Nor does the history of Domestic Relations Law § 236B(3) reflect such an intent. Prior to adoption of section 236B(3), the validity of an antenuptial agreement was determined by the statute of frauds, which provides that an agreement "made in consideration of marriage," other than mutual promises to marry, is void unless "some note or memorandum thereof be in writing, and subscribed by the party to be charged therewith" (General Obligations Law § 5-701[a]; see, In re Goldberg's Estate, 275 NY 186; Scheinkman, New York Law of Domestic Relations, § 6.4 at 124). As noted by defendant, oral agreements that violate the statute of frauds are nonetheless enforceable where the party to be charged admits having entered into the contract (see, Morris Cohon and Co. v Russell, 23 NY2d 569, 574). Defendant urges that an admitted marital agreement should likewise be enforceable.
Domestic Relations Law § 236B, however, does not incorporate the safeguards of the statute of frauds. Rather, it prescribes its own, more onerous requirements for a nuptial agreement to be enforceable in a matrimonial action. In particular--by contrast to the statute of frauds--Domestic Relations Law § 236B(3) mandates that the agreement be acknowledged. We have concluded that, under a similar statute specifically requiring a writing to be acknowledged, admission to the contract does not save an unacknowledged agreement. Thus, where the statute governing a spouse's waiver of elective share required that the waiver be in writing, subscribed and acknowledged, an unacknowledged agreement was held invalid even though the challenging party conceded having signed the agreement (see, In re Estate of Warren, 16 AD2d 505, affd 12 NY2d 854; see also, In re Estate of Henken, 150 AD2d 447).
Defendant further points out that, with regard to deeds, the lack of acknowledgment may not be fatal to enforcement between the parties or their heirs and representatives (see, Strough v Wilder, 119 NY 530). To be sure, under both statute and common law, an unacknowledged deed is ineffective only "as against a subsequent purchaser or incumbrancer" (see, Real Property Law § 243; Strough v Wilder, 119 NY at 535 [construing former 1 R.S. 738, § 137]).
It does not follow, however, that an unacknowledged post-nuptial agreement is likewise valid between the parties. Domestic Relations Law § 236B(3) refers only to the recordation requirements for deeds. Under Real Property Law § 291, which deals with recording of conveyances, an unacknowledged deed simply cannot be recorded. Real Property Law § 291 goes even further, explicitly voiding unrecorded conveyances as to certain nonparties--those who subsequently purchase or acquire the property. Real Property Law § 243 similarly specifies that unacknowledged grants are ineffective only "as against a subsequent purchaser or incumbrancer." These Real Property Law restrictions are unrelated to the necessary steps for recording a deed in the first instance and thus are not incorporated into section 236B(3). Furthermore, Domestic Relations Law § 236B(3), in contrast to these provisions, broadly provides that acknowledgment is required in order for a nuptial agreement to be enforceable in any matrimonial action--which necessarily involves the parties to the agreement.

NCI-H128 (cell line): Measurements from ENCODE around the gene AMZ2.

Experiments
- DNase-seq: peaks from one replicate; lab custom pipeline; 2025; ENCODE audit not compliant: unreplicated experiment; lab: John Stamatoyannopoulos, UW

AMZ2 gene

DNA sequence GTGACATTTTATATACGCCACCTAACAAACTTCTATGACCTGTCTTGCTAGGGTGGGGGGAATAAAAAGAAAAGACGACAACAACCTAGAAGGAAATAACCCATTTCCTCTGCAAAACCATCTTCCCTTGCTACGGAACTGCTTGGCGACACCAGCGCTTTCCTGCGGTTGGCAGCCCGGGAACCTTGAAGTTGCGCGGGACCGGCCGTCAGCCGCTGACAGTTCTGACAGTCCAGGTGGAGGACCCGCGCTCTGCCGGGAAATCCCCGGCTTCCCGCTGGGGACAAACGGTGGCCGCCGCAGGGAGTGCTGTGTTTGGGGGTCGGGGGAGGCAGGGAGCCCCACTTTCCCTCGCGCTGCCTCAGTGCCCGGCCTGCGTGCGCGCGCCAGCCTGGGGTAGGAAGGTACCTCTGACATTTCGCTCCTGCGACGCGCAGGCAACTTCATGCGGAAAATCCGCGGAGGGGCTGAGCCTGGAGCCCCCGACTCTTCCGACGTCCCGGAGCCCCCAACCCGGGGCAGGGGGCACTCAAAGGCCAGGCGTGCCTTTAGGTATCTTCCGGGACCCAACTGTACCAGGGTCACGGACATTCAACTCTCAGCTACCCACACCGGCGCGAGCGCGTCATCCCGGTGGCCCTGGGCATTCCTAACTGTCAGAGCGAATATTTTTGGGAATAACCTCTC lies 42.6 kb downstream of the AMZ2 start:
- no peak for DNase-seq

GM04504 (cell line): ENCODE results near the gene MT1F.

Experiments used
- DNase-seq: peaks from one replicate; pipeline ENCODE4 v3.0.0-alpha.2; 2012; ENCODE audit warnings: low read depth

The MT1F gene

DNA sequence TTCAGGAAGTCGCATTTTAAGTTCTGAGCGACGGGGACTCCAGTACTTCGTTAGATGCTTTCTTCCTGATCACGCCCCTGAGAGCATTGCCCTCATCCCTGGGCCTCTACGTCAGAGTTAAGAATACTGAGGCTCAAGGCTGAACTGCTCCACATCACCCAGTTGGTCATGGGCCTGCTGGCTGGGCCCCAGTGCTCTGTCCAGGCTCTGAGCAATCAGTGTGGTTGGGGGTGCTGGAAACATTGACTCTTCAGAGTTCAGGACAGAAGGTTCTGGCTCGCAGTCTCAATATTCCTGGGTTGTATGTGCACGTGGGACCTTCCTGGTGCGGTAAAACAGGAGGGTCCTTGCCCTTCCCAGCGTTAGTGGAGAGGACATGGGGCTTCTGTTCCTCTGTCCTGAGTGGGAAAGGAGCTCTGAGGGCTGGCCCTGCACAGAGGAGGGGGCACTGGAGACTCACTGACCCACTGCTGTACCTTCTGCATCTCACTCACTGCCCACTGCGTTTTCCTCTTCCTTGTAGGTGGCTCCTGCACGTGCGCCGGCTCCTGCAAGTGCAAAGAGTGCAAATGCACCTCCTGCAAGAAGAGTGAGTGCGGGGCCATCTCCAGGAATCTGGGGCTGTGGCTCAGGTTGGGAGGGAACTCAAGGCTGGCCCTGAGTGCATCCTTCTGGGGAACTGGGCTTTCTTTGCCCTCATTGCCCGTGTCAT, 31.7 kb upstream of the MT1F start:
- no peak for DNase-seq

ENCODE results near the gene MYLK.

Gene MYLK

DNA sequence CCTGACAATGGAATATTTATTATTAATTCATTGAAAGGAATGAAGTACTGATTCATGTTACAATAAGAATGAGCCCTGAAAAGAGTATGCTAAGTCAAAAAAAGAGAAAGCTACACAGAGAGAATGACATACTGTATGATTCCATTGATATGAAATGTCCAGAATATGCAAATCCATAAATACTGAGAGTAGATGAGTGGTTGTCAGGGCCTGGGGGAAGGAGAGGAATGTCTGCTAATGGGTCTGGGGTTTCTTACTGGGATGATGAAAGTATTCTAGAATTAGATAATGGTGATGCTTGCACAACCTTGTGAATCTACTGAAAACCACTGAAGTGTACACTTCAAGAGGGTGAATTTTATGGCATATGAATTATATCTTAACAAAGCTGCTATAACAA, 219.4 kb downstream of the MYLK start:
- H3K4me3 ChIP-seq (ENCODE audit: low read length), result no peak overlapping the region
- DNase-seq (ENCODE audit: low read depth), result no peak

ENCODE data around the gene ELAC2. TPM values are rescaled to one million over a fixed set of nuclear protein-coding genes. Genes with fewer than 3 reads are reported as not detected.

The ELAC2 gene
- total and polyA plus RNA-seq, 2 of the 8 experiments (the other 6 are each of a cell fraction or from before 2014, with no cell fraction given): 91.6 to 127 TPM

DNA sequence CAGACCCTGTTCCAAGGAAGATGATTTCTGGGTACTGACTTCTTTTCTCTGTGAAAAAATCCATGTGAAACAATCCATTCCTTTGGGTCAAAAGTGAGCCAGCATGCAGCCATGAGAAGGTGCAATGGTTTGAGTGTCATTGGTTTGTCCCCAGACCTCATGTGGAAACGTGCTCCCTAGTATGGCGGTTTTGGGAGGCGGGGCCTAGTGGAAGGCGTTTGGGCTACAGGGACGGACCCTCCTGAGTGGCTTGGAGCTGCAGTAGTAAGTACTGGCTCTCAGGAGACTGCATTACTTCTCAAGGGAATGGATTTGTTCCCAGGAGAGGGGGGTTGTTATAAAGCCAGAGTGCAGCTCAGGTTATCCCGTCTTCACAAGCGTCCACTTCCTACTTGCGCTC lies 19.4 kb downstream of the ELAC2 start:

Manifestly, the unambiguous statutory language of section 236B(3), its history and related statutory provisions establish that the Legislature did not mean for the formality of acknowledgment to be expendable.
True, arguments can be made in support of the subjective standard espoused by the Appellate Division. Most notably, a flexible rule would allow courts to examine all the circumstances and overlook the absence of acknowledgment where that result most comports with the parties' intent and behavior during the marriage. Such facts may well be present here--where it was plaintiff who originally insisted upon the post-nuptial agreement, maintained a financial existence independent of defendant, and admitted signing the document. "It is not novel in the law, however, to find a harsh result where statute or public interest requires strict and full compliance with certain formalities before rights may be predicated" (In re Estate of Warren, 16 AD2d at 507, supra).
In any event, persuasive policy arguments can also be made in favor of a rule that mandates compliance with the formality required by the statute.
Primarily, a bright-line rule requiring an acknowledgment in every case is easy to apply and places couples and their legal advisors on clear notice of the prerequisites to a valid nuptial agreement.1** Consequently, spouses or prospective spouses will not need to speculate as to whether the enforceability of their agreements will be supported by their original motivation or subsequent economic relationship during the marriage. Certainly, consistent and predictable enforcement is desirable with regard to such important marital agreements. Furthermore, many of the equitable factors highlighted by defendant and the Appellate Division will continue to be relevant to the trial court's award of property, maintenance and the like, as well as to appellate review of such award.